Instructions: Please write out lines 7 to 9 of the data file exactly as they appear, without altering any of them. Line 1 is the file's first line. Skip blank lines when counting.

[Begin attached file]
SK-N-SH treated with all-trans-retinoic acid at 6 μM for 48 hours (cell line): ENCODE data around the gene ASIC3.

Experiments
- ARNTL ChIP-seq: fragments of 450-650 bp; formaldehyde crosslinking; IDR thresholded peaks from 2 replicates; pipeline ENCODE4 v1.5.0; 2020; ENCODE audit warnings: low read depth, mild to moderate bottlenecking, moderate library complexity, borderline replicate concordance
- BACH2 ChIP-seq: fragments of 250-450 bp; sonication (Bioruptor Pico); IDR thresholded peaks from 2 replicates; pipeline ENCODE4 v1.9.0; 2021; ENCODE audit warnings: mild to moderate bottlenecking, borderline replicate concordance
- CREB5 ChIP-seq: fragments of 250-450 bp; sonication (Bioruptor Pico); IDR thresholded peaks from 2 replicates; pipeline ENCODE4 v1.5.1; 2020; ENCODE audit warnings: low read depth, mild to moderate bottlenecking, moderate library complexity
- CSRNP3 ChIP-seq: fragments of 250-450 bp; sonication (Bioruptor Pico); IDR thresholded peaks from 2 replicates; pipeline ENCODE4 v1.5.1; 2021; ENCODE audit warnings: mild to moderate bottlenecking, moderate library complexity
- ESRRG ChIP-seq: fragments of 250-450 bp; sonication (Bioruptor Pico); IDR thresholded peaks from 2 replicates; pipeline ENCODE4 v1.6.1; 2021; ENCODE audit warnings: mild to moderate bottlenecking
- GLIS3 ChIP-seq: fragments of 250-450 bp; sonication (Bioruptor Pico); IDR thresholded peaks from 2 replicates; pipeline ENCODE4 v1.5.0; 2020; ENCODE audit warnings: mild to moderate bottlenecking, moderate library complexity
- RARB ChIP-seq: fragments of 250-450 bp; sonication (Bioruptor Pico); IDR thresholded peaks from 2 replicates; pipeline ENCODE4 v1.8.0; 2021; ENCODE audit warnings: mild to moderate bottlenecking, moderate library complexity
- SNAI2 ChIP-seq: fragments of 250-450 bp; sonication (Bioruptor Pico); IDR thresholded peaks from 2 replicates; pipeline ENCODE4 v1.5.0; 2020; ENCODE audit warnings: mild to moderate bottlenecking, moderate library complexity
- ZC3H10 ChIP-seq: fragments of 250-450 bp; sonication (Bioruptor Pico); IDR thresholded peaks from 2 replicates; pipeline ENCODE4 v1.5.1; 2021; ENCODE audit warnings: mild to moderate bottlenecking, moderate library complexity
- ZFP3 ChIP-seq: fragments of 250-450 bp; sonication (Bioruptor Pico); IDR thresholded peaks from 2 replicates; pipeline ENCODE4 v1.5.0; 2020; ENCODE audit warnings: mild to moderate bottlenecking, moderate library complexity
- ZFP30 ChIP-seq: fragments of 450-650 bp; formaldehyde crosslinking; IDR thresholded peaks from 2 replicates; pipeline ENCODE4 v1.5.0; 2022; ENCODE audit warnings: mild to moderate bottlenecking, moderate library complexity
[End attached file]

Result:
- ESRRG ChIP-seq: fragments of 250-450 bp; sonication (Bioruptor Pico); IDR thresholded peaks from 2 replicates; pipeline ENCODE4 v1.6.1; 2021; ENCODE audit warnings: mild to moderate bottlenecking
- GLIS3 ChIP-seq: fragments of 250-450 bp; sonication (Bioruptor Pico); IDR thresholded peaks from 2 replicates; pipeline ENCODE4 v1.5.0; 2020; ENCODE audit warnings: mild to moderate bottlenecking, moderate library complexity
- RARB ChIP-seq: fragments of 250-450 bp; sonication (Bioruptor Pico); IDR thresholded peaks from 2 replicates; pipeline ENCODE4 v1.8.0; 2021; ENCODE audit warnings: mild to moderate bottlenecking, moderate library complexity